"Israel will continue in the coming months to announce building in the settlement blocs and in Jerusalem," he wrote. "Both the Americans and the Palestinians were aware in advance of these understandings."
But Yasser Abed Rabbo, secretary general of the Palestine Liberation Organisation, denied such understandings exist.
"Establishing a link between settlements and the freeing of prisoners goes against all the undertakings made," he told AFP. It would "create a very dangerous situation that we would not accept at any cost."
He added that the United States, which is sponsoring the talks, had actually "promised that it would manage to reduce Israeli settlement activities to a minimum.
"If [Palestinian] President Mahmoud Abbas had known that Israel intended to make a link between prisoners and the prisoners, he would have never agreed to relaunch negotiations."
The Palestinian Authority has also launched a campaign calling on countries to clamp down on companies that do business with Jewish settlements in the West Bank and East Jerusalem.
In a report published Thursday, a senior Palestinian official told the Financial Times that the PA had sent letters to 50 countries urging them to instruct the companies to "withdraw their investment or freeze their activities.”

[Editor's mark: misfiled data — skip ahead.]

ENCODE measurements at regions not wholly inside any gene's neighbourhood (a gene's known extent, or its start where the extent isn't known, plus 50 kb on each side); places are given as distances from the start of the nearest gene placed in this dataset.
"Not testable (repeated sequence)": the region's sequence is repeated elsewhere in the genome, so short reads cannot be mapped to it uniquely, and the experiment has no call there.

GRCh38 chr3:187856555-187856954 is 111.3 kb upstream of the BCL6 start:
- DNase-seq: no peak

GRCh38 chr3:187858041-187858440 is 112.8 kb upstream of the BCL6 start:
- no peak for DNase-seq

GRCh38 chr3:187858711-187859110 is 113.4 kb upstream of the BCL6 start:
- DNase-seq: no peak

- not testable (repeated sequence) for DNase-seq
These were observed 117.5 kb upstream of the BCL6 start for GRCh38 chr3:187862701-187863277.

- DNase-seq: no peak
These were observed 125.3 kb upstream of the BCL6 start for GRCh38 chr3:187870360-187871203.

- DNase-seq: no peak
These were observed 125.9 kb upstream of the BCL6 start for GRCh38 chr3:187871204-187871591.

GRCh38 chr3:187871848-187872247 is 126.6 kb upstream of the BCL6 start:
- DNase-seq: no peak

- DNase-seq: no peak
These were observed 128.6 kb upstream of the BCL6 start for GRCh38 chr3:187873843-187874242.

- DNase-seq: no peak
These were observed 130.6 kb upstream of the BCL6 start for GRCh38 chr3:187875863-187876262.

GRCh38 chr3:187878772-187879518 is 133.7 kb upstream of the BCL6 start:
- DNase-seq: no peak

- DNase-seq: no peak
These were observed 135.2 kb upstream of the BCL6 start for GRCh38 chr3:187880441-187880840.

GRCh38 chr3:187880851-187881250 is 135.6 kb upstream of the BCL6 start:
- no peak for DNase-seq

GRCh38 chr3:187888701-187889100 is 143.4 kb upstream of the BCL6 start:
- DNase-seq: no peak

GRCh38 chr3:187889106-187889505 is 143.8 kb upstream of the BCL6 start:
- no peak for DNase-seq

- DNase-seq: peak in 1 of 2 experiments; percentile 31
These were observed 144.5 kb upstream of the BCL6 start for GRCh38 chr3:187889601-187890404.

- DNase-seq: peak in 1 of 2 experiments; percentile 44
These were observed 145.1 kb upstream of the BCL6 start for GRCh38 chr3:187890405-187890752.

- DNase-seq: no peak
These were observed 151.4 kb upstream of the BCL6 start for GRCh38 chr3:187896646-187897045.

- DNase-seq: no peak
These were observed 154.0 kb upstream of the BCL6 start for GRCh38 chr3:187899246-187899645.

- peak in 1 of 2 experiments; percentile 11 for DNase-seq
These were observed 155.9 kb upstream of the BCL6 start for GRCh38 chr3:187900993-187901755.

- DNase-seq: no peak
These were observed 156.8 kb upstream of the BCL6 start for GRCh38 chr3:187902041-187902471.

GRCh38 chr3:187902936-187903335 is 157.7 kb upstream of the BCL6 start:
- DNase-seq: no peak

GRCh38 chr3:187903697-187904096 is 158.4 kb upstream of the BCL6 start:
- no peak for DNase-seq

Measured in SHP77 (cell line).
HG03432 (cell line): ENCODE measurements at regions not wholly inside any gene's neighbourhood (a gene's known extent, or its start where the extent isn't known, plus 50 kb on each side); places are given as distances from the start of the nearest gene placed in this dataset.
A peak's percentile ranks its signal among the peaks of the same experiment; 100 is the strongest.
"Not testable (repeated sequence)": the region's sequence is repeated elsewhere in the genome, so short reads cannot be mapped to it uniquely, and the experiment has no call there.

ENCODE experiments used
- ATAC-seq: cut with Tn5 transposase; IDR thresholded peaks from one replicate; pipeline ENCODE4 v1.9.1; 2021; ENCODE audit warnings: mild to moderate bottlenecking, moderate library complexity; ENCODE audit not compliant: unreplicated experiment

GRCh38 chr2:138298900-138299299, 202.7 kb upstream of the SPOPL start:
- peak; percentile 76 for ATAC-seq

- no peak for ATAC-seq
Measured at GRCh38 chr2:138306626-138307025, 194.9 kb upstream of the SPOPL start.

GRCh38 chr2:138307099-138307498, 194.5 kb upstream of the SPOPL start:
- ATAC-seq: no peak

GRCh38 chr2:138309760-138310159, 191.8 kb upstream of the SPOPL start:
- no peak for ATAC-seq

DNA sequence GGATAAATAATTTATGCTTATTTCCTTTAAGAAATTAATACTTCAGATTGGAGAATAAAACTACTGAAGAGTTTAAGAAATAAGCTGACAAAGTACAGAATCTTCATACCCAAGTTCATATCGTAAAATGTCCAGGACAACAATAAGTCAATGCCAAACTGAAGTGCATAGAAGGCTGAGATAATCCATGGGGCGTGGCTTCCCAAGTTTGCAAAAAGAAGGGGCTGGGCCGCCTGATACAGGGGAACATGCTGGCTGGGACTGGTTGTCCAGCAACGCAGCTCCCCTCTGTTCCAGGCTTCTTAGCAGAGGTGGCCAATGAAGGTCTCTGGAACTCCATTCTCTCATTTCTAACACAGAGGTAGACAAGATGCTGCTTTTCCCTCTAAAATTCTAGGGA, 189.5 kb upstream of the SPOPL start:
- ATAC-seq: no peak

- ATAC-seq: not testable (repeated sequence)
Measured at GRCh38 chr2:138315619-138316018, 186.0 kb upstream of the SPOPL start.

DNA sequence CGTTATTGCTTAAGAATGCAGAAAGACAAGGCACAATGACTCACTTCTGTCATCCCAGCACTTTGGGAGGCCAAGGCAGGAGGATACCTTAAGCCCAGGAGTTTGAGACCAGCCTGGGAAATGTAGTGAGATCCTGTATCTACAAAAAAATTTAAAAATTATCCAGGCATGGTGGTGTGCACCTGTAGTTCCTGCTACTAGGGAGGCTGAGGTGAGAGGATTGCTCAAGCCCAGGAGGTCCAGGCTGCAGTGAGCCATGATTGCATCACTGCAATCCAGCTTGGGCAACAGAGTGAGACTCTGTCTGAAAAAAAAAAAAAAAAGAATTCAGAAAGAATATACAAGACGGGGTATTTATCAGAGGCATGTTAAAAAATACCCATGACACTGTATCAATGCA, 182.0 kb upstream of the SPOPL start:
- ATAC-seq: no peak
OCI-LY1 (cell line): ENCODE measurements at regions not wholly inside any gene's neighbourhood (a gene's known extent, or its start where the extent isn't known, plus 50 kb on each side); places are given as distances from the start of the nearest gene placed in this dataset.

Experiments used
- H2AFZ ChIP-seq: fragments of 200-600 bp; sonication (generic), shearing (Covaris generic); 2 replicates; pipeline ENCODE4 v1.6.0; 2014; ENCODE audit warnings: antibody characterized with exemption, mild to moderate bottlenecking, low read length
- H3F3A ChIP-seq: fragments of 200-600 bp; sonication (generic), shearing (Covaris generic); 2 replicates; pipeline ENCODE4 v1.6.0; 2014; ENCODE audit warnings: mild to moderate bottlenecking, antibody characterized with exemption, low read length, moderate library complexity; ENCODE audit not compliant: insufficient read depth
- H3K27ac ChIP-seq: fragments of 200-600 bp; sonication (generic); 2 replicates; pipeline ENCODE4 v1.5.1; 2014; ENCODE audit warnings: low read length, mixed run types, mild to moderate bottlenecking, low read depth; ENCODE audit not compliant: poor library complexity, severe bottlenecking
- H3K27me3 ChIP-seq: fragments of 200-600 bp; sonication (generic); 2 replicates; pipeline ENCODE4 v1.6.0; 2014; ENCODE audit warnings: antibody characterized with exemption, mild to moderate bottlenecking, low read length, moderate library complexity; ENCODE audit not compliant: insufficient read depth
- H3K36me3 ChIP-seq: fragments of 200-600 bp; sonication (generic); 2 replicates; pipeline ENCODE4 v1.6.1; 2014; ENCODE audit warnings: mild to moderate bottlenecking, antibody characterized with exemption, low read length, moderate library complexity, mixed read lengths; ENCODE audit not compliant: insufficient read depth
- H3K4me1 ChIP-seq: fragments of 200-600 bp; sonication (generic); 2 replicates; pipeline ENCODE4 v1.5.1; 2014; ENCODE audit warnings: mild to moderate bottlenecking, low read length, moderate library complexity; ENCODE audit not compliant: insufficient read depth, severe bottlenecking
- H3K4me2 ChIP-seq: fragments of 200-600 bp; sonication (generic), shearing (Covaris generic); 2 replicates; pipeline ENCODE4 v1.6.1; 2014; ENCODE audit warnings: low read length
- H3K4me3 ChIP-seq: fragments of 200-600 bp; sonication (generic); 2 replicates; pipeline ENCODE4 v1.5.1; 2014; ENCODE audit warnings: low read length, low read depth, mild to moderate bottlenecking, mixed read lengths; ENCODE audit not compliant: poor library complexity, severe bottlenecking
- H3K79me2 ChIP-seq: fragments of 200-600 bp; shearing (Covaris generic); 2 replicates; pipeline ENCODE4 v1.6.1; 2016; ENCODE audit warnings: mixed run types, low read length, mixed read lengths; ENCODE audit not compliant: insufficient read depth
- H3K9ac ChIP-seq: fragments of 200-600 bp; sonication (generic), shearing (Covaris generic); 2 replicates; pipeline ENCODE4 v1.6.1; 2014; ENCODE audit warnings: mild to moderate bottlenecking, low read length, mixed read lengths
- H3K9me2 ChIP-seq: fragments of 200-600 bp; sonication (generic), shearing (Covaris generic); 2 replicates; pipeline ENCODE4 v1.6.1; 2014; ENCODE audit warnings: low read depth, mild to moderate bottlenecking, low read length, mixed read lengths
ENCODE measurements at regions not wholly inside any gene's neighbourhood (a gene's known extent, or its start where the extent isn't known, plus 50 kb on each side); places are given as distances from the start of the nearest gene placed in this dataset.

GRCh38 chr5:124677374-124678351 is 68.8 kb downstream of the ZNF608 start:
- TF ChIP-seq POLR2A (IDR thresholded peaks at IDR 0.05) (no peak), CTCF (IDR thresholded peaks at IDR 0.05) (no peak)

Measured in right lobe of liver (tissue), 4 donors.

Former Palestinian minister and member of the negotiating team in the current peace talks with Israel, Dr. Muhammad Shtayyeh, told the Times that each country was asked to ensure companies operating within its borders knew that investments in West Bank settlements were illegal.
“The duty of the government is to tell the private sector company, ‘maybe you don’t know you are investing in something illegal,'" Shtayyeh told the Times. “We wrote letters to every single country that has national investments in settlements, or countries that have Israeli companies with business in settlements.”
Earlier in the week, Palestinian Authority President Mahmoud Abbas called upon European and other foreign companies not to deal with businesses based in Jewish settlements.
Direct peace talks resume in July after a hiatus of nearly three years created by Israeli Prime Minister Benjamin Netanyahu's refusal to extend a moratorium on construction of new settler housing in the occupied West Bank and predominantly Arab east Jerusalem.
Maariv daily paper said Thursday that 26 prisoners would be freed, the same number as in a first tranche in August.
Netanyahu said just before the July 30 resumption of talks that he had "agreed to free 104 Palestinians in stages, after the start of negotiations and according to progress".
In August, Israel approved the construction of more than 2,000 settlement units in East Jerusalem and the West Bank.
That came just days before a round of direct bilateral talks, leading the Palestinians to warn the fledgling process was in danger of collapse.
The new plans, which still requires government approval, will result in over 900 new housing units